Child Development – Developmental tracking among childcare providers
Pediatrics Research Slide of the Month
Developmental tracking among childcare providers
Even though 92% of childcare providers indicate it is important to track the development of children in their care using an objective checklist, only 60.14% reported doing so; methods of tracking varied by program type.
Chodron, G., K. Pizur-Barnekow, S. Viehweg, A. Puk-Ament, B. Barger. (2019). “Childcare providers’ attitudes, knowledge, and practice related to developmental monitoring to promote early identification and referral.” Early Child Development and Care. doi:10.1080/03004430.2019.1626373.
Although intervening early can improve child and family outcomes when a child has a developmental disability, most children with developmental delays are not identified prior to school entry. Childcare professionals can play a key role in identifying delays early. The developmental monitoring attitudes, knowledge, and practice of childcare providers in the United States are described based on survey data. Findings indicate that childcare providers commonly monitor development but may do so in ways that are better suited to providing care than to identifying risk for developmental disability. Most providers identify early intervention/ early childhood special education programs as a place to refer for developmental concerns, while not identifying referral to the doctor unless prompted to consider the doctor’s role. Overall, these findings suggest childcare providers may be well poised to identify delays and make referrals early through developmental monitoring but need additional knowledge and tools to do so effectively.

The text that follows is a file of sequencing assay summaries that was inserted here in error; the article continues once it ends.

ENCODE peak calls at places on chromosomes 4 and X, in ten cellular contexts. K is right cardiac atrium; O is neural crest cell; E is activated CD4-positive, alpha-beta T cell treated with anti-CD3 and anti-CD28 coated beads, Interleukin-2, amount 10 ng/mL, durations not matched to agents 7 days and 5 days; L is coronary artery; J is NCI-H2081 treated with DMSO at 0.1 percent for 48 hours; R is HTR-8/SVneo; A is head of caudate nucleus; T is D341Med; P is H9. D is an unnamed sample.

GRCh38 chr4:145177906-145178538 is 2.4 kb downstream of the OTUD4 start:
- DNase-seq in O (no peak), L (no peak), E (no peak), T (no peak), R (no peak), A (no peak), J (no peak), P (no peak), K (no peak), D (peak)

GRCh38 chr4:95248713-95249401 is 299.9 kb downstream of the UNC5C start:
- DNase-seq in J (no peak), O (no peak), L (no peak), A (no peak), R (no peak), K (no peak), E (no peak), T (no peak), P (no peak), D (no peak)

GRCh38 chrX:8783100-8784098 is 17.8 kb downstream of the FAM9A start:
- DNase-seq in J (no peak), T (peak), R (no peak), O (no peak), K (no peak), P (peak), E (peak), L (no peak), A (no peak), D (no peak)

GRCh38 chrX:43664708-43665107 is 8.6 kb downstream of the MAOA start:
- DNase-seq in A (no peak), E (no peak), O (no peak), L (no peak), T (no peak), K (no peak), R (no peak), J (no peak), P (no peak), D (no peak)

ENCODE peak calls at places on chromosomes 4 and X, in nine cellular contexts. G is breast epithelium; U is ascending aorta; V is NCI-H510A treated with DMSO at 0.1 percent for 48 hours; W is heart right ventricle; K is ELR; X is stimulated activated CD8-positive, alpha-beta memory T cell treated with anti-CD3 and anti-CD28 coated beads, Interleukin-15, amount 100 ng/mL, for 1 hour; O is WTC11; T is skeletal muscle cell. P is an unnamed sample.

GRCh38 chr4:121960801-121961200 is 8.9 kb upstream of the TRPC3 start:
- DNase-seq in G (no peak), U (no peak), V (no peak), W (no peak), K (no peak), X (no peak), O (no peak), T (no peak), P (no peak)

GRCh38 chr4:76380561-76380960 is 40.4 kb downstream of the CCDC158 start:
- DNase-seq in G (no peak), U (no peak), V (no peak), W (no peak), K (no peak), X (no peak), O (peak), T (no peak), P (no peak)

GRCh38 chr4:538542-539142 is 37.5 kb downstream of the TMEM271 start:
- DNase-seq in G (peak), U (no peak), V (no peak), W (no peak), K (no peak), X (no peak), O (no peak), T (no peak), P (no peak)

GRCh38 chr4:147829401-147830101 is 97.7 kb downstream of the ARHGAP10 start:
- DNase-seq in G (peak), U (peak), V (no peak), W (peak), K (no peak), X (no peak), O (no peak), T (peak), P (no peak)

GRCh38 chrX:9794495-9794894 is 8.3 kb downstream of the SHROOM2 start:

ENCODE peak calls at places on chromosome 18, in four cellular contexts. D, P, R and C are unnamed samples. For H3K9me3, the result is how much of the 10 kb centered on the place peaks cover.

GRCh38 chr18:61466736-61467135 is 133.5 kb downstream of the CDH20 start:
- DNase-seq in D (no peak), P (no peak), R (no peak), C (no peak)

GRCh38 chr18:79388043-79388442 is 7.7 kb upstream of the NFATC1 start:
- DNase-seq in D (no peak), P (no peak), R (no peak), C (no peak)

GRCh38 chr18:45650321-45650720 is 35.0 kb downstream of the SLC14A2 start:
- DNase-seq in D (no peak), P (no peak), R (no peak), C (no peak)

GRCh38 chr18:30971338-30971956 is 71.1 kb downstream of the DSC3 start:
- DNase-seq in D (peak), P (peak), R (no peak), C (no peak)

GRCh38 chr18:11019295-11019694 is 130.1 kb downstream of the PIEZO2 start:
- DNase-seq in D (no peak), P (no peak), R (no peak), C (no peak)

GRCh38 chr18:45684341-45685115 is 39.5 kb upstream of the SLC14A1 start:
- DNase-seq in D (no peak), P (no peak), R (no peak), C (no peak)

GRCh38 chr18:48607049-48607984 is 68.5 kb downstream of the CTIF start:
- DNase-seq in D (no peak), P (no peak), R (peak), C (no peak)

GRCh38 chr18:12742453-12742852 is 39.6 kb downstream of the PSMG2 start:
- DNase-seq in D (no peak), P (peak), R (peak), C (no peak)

About the Lab:
The Department of Pediatrics Division of Child Development engages in research around the CDC’s Act Early Initiatives, with the aim to understand the factors that enable and hinder early identification of autism and other developmental disabilities among early childhood programs, and to test implementation of strategies to improve early identification and access to services.
About the Researcher:
Stephan Viehweg MSW, ACSW, LCSW, IMH-E® (IV), CYC-P is Associate Director of the Riley Child Development Center, a nationally recognized interdisciplinary leadership training program supported by the Maternal and Child Health Bureau and faculty member of the IU School of Medicine, Department of Pediatrics and the IU School of Social Work. He also is the Associate Director of the IUPUI Center for Translating Research Into Practice.
The views expressed in this content represent the perspective and opinions of the author and may or may not represent the position of Indiana University School of Medicine.